Scotland, the rematch

30 10 2014

So it turns out the independence referendum was actually a two-legged affair…

The collapse of Scottish Labour has drawn headlines in the last week; their ineffectual leader has resigned, and their Westminster poll ratings are collapsing at the hands of the SNP, following the line set at Holyrood in 2011.

A poll today has the SNP on 52% in Scotland’s Westminster voting intentions, with Labour down to 23% – in 2010 Labour scored 42% with the SNP below 20%. If those results were replicated at next year’s general election on a uniform swing across Scotland, Labour would be left with at best four and at worst just one MP in the country they have dominated politically for decades. The SNP would have between 54 and 57 of the country’s 59 MPs, turning Scotland into virtually a one-party state. There is absolutely no precedent in British political history for such a dramatic collapse.

Any such outcome would make a Tory-led government almost certain after the general election. Which is why it is unlikely to happen.

It is inevitable that Labour’s remaining world-weary troops will trudge around Scotland next year with the simple line “Vote Yellow, Get Blue”. Despite Labour’s despondency, that message will have an effect. Massive SNP (the yellow party) gains would almost certainly take the Tories ahead of Labour at Westminster, regardless of Labour gains south of the border.

Much of the SNP’s rapid growth came towards the end of the independence referendum campaign and in the aftermath, as Labour’s Scottish heartlands deserted the party over its alliance with the hated Tories in the No campaign. Are those same voters going to cast their ballots in a manner that is likely to see a Tory-led government at Westminster? Really? Whatever arguments one could make about a Tory government devolving powers more quickly than a Labour one, if hatred of the Tories is as visceral in Scotland as we are led to believe, that sort of detail is unlikely to count.

The SNP’s problem here is that, beyond the (powerful) symbolism of a vote against Westminster, there isn’t actually a lot that a vote for the SNP would achieve. SNP MPs don’t vote in Westminster on matters decided for Scotland at Holyrood – Westminster’s place in Scottish politics is a denuded one. Their role would be in agreeing a coalition (or a “confidence and supply” deal) in exchange for more powers for Scotland.

But during the election campaign, Labour is bound to demand of the SNP – “Will you rule out propping up a Tory government?” If the SNP says no or ducks the question, Labour can cry “Vote Yellow, Get Blue”. But if the SNP says yes – if they rule out a deal with the Conservatives – that would massively reduce their bargaining power in any post-election coalition talks with Labour, as the SNP would have put their credibility on the line by ruling out talks with the Tories.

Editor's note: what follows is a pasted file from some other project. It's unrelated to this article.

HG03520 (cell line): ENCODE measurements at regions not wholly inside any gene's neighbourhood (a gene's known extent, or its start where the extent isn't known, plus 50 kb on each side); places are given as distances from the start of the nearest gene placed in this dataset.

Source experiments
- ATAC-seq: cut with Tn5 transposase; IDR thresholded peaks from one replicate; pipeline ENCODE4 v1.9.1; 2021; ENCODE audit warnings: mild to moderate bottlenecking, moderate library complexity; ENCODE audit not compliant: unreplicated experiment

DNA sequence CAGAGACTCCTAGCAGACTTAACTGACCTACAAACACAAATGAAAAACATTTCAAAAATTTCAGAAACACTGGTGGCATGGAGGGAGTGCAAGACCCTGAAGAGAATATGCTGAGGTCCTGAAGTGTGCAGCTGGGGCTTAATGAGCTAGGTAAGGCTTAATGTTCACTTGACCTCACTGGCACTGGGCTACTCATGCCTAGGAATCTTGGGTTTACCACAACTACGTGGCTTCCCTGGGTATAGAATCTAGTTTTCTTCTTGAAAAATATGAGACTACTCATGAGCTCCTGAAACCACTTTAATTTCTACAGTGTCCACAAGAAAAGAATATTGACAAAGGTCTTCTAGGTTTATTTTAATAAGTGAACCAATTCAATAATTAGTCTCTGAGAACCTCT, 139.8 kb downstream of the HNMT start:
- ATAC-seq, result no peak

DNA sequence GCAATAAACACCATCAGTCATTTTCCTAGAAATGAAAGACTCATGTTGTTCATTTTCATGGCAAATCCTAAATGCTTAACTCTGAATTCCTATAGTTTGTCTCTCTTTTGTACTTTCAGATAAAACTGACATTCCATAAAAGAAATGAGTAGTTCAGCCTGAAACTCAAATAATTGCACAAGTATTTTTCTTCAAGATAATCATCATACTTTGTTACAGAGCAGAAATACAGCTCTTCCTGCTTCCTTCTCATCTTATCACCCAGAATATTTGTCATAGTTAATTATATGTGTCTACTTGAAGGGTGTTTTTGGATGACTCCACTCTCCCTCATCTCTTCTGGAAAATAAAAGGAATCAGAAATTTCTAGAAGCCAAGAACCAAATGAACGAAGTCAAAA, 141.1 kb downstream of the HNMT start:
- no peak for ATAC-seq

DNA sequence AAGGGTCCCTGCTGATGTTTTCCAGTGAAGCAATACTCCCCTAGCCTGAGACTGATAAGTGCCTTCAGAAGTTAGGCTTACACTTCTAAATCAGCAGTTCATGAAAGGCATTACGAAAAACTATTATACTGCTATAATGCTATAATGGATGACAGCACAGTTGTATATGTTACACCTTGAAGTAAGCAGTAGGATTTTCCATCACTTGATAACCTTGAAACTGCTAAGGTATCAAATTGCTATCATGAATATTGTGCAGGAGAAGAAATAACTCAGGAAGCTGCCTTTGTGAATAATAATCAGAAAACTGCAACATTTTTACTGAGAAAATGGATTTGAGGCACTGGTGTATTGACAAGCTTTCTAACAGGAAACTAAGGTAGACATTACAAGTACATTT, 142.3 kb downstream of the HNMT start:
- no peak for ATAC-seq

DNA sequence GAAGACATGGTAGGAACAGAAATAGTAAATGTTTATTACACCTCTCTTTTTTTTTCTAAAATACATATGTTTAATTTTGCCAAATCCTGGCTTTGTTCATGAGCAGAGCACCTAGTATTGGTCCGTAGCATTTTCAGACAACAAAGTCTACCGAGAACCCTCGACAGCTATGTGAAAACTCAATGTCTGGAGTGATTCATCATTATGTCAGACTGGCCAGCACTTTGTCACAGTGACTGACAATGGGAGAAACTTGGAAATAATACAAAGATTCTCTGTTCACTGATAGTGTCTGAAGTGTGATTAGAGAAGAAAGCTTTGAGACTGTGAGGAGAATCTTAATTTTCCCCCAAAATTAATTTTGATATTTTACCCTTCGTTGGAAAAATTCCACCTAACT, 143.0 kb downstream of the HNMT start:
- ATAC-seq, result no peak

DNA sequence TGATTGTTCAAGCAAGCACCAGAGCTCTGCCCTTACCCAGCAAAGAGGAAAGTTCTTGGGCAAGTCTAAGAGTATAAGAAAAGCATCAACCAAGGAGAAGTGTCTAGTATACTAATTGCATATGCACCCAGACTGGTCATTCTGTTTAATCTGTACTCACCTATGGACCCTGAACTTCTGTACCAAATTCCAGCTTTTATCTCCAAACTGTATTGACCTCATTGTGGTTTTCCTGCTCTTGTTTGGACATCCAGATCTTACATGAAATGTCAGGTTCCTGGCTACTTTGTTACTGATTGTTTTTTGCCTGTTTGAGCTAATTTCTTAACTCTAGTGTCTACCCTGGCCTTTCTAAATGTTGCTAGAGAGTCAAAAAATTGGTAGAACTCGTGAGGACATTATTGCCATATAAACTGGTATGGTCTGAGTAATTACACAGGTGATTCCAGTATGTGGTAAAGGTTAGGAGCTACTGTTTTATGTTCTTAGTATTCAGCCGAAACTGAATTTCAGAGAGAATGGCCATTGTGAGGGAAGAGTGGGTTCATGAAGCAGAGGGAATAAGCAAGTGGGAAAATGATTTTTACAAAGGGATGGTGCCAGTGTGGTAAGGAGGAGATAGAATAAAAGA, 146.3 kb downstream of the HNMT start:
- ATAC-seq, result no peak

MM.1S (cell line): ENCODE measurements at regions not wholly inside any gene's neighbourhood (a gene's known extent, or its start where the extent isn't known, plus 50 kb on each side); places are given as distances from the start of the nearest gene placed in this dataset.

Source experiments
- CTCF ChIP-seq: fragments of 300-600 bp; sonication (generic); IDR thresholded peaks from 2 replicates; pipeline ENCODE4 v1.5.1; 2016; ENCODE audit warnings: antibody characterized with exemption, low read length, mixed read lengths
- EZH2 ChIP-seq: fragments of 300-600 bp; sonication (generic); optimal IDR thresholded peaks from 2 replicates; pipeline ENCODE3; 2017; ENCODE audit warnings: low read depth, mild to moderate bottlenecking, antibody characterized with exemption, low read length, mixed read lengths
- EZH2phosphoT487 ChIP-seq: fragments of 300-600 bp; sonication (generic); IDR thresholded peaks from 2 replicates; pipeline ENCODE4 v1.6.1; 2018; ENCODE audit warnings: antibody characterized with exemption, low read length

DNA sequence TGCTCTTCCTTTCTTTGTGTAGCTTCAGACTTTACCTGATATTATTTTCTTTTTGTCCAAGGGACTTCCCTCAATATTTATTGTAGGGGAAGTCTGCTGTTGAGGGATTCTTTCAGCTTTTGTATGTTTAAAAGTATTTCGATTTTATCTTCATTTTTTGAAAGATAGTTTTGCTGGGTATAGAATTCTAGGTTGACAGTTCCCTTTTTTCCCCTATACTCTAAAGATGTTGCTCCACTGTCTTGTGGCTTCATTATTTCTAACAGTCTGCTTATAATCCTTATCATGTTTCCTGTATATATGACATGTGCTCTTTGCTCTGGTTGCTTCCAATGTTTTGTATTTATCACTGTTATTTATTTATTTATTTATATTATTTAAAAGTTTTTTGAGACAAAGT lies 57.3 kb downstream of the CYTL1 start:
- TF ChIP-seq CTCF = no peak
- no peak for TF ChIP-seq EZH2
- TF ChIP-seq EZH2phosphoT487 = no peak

It’s basically the same sort of bind the Lib Dems found themselves in after Cleggmania – both main parties claimed a vote for the Lib Dems would lead to a coalition with the other.

Labour could, of course, still royally screw everything up, as is their habit. Electing Jim Murphy as their Scottish leader – the demand from the Westminster elite – would be to entrust in an out-and-out Blairite the job of winning back Labour’s core vote from an SNP that is seen as standing on the left. It would be like standing Margaret Thatcher in a mining constituency.

But Labour is insulated by enormous majorities in its Scottish Westminster seats – 30%, 40%, even 50% majorities, the kind of majorities that have never been overturned in general elections, and barely ever in by-elections. The seats where the SNP is closest to Labour are more middle class seats, seats that voted No, with voters Labour might hope to hold on to. Chuck in the “incumbency bonus” of left-wing Labour MPs such as Katy Clark and Mark Lazarowicz, and the picture becomes even more muddled.

And whilst tactical voting for Labour by Conservatives to keep the SNP out is unlikely – tactical voting being very much a thing of habit – should the returning Alex Salmond start dropping hints about a second independence referendum as part of a coalition deal, don’t rule it out.

More likely than the SNP winning 90% of Scottish seats next year, is the SNP coming within three or four percent of winning 90% of Scottish seats next year. It is easy to see the SNP repeating the legacy of the SDP in 1983 – getting close far more often than close enough.

Which would help Ed Miliband stagger the last few steps to Downing Street, but is of absolutely no use to Labour long-term.

2015 is set to be the last hurrah of the two-party binary, and the last toot on Labour’s rusting trumpet. Even if the SNP surge blows itself out over fears of a second Cameron administration, Labour’s austerity government, with its unpopular leader, mutinous front bench, and dwindling union funds, would find themselves with the SNP, Ukip, Greens and the Tories all perfectly poised to pounce in 2020 – the SNP sweeping through Scotland, Ukip driving its tanks through northern towns, the Tories carving up Middle England and the Greens nabbing the youth vote. If Labour is even able to hang on to power until 2020, that is.

In fact, as the Labour Party enters its final death throes – sacrificed at the altar of its own austerity amidst economic meltdown as Britain’s personal debt drags it beneath the waves – it is easy to see both the prime minister and chancellor of the exchequer losing their seats at the election after next; Ed Miliband to Ukip, Ed Balls to the Conservatives.

Fear and loathing of the Tories should get Labour over the line next year. But a party that loses its principles becomes nothing more than a hollow shell of powerlust. Labour now exists for nothing more than its own existence. And a party that exists for the sake of its existence does not exist for long.